Street Hop gimmick?

Afrobeats to Afro-Adura: Much ado about a sub-genre?

By Dami Ajayi

Posted on May 5, 2023 07:51

 © Street-hop musician Seyi Vibez is credited with the appearance of the Afro-Adura term. (photo: twitter)
Street-hop musician Seyi Vibez is credited with the appearance of the Afro-Adura term. (photo: twitter)

Afro-Adura is posited as a new subgenre of Afrobeats for which Seyi Vibez may be the lead, but this Adamic expedition might be a branding exercise. We delve into this debate.

The genre Afrobeats has come a long way. From its dodgy etymology (origin word: Afrobeat) to its location of christening (London), this catch-all phrase for the current wave of Contemporary West African dance music arising from the geographical hubs — of Lagos, Accra and London —continues to divide the room on what it wants to be called.

This is particularly telling when you listen to industry hands, from record executives to music journalists to the musiciansthemselves.

Almost every Afrobeats musician has taken to calling their brand of music by a different name. Burna Boy calls his brand Afrofusion. Rema, whose hit single ‘Calm Down’ has broken new records for the genre on the Billboard Hot 100, calls his music, Afro-Rave. Love Nwantiti crooner C-Kay calls his Emo-Afrobeats.

There is no end to the Adamic expedition, which I consider a branding exercise. Afrobeats is digital music, and finding a musician who also produces is rare.

C-Kay is one, and his sound is distinctly R&B-led; his argument for prefixing Emotions in his Emo-Afrobeats is valid.

Fela’s Afrobeat, which developed distinctly from the 60s as a unique sound from Highlife, is Burna Boy’s lodestone.

If Afrobeats fuses 60s Highlife, 70s Afrobeats, 80s Roots Reggae and Fuji, American 90s Hip-Hop/R&B and Noughties Caribbean dancehall, what does Afrofusion mean? Alternatively, what is the fusion of a fusion of a fusion?

Subtle name alterations gesturing towards marketing and branding are not new. Accomplished musicians who worked in Highlife, juju and apala genres also tweaked nomenclature to register their idiosyncrasies and flair.

They also relied on their participating fans to advocate for their contributions, which hardly altered the genre’s form. A striking example is the juju maestro Sir Shina Peters’s brand Afro-Juju, which sped up the genre’s tempo in the 80s. This gave the dying genre some short-lived oomph in the early 90s, but it set it on an entirely different percussive part by the turn of the millennium.

Patrons of Afro-Adura

In December 2022, Afro-Adura, a new name, appeared on the Afrobeats scene. Wisdom Mudasiru, in his explainer piece for Culture Custodian, said: “Afro-Adura is a sub-genre of Afrobeats that is characterised by aspirational lyrics, preferably in Yoruba, sometimes layered on melancholic beats that could very well be referred to as ‘chants’.”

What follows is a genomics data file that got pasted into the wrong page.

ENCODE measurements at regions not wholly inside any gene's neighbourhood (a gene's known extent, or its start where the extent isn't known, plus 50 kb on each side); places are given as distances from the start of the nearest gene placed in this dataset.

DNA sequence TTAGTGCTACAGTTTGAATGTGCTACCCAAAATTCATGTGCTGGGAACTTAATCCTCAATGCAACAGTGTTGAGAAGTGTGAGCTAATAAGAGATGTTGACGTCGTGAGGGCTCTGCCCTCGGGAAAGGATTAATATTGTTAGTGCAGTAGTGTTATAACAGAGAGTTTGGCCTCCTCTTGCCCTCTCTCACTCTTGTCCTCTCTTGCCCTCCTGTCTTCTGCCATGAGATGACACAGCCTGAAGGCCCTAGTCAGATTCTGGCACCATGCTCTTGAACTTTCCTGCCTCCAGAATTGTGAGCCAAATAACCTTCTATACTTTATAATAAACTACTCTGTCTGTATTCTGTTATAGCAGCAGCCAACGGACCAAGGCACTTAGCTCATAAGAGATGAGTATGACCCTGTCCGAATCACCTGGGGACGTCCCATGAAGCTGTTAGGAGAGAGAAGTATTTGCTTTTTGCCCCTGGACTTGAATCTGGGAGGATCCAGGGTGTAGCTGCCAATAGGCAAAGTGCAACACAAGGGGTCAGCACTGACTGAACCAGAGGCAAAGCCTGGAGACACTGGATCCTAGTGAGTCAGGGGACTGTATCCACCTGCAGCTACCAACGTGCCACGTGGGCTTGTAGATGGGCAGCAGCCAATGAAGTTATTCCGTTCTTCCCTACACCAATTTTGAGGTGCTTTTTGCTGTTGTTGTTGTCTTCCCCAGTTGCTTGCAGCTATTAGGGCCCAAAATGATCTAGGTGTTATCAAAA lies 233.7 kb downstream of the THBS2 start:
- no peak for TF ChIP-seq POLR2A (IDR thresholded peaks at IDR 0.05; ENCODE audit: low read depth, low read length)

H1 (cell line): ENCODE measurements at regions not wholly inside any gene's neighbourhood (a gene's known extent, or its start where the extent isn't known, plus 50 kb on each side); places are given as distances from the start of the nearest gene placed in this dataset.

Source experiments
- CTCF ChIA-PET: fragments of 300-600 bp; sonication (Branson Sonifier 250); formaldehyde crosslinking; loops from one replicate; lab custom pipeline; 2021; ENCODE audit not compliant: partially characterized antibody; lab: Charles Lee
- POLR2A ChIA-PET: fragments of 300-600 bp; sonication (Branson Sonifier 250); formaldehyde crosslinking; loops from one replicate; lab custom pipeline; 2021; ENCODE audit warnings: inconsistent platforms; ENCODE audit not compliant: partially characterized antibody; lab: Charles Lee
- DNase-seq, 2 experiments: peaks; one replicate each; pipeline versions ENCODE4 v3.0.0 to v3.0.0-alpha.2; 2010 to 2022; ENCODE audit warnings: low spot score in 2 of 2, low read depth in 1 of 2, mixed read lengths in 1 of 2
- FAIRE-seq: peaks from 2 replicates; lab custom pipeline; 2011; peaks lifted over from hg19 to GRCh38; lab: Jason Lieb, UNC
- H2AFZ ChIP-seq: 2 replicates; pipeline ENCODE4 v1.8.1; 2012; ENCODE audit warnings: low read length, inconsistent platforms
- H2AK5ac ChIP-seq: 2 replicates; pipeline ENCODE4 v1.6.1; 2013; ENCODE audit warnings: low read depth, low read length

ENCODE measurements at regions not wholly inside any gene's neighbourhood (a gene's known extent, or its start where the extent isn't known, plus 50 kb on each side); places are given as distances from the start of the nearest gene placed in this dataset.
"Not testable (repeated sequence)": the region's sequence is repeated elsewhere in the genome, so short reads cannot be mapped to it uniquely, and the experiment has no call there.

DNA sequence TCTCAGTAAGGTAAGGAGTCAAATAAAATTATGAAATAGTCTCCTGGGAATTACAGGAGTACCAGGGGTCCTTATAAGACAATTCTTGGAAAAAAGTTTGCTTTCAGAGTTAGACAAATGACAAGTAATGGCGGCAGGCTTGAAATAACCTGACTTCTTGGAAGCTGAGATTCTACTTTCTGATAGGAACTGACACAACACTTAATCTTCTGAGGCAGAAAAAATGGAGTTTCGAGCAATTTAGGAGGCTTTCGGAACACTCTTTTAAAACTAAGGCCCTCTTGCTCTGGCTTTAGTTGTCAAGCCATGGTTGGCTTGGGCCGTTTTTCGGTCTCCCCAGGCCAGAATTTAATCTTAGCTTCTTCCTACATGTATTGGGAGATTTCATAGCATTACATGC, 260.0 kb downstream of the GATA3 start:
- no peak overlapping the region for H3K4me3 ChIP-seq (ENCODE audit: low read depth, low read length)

The appearance of the Afro-Adura term is bracketed by two consecutive album releases by a street-hop musician popularly known as Seyi Vibez. His 11-track LP Billion Dollar Baby (there is a deluxe version, Billion Dollar Baby 2.0, with 16 tracks) was released in November 2022, and Memory Card, a 4-track EP, was released in January 2023. Quickly, there has been a rash of think pieces on this new subgenre alongside curated playlists on streaming platforms.

Music journalist Ayomide Omotayo vividly described the patrons of Afro-Adura in his newsletter as “egbon adugbos, the scammers trapping in the trenches, the hood babes and the next generation of hustlers love Seyi Vibez’s album. It is as ubiquitous in the hood as Van Cleef bracelets and vapes in any Lagos social setting”.

This picturesque, if not precarious, depiction is reserved for the cluster of Lagos suburbs (our equivalent of inner city boroughs) referred to as ‘the mainland’.

Historically, the Lagos mainland has served settlers, migrant workers, and dreamers without either prestige or inheritance as collateral. In recent times, their reality has stayed the same. The mainland is a working-class neighbourhood, low on societal infrastructure but high on human resources and crime.

Inspired by the streets

It is from this dire landscape that Afrobeats mostly derives its creative impulse. If Mushin served the older guards of Highlife, apala and juju genre, Agege, that suburb close to the capital, has inducted famous street hop legends like Klever Jay and Small Doctor. Little wonder, a synonym of Afro-Adura is Afro-Trenches.

However, Street Hop predates Afro-Adura. Q-dot, with his mastery of the Yoruba language and street smarts, has depicted the small lives of the typical working-class Lagos neighbourhood for at least a decade.

Ditto for Olamide, who evokes the redemptive nostalgia of Ladilak, Bariga with lyrical precision. These older hands have invited the likes of T-Blaze to the fray. T-Blaze’s palpable dysphoria about the moral dilemma of the alluring life of crime and drugs is visceral and telling. Naira Marley and his cohort (including the recently ousted Mohbad) also give the canon a joyous and risqué flourish.

Street Hop has been venerated with a Headies Award category. According to the Headies website, The Best Street Hop Category is “a voting category for the artist whose songs are inspired by the streets. Such song should [sic] captain lingua, which may also be originated by the artiste and popular on the street”.

The last Headies was awarded to the unlikely hit, ‘Ameno Amapiano’ by Goya Amenor and Nektunez, a cautionary tune with perhaps the most organic ascent in Afrobeats history, one with a meteoric rise that Goya Amenor may struggle to replicate.

How, then, does Afro-Adura differentiate itself from Street Hop? At worst, this may be a rhetorical answer. At best, it may become what we remember Seyi Vibez by.

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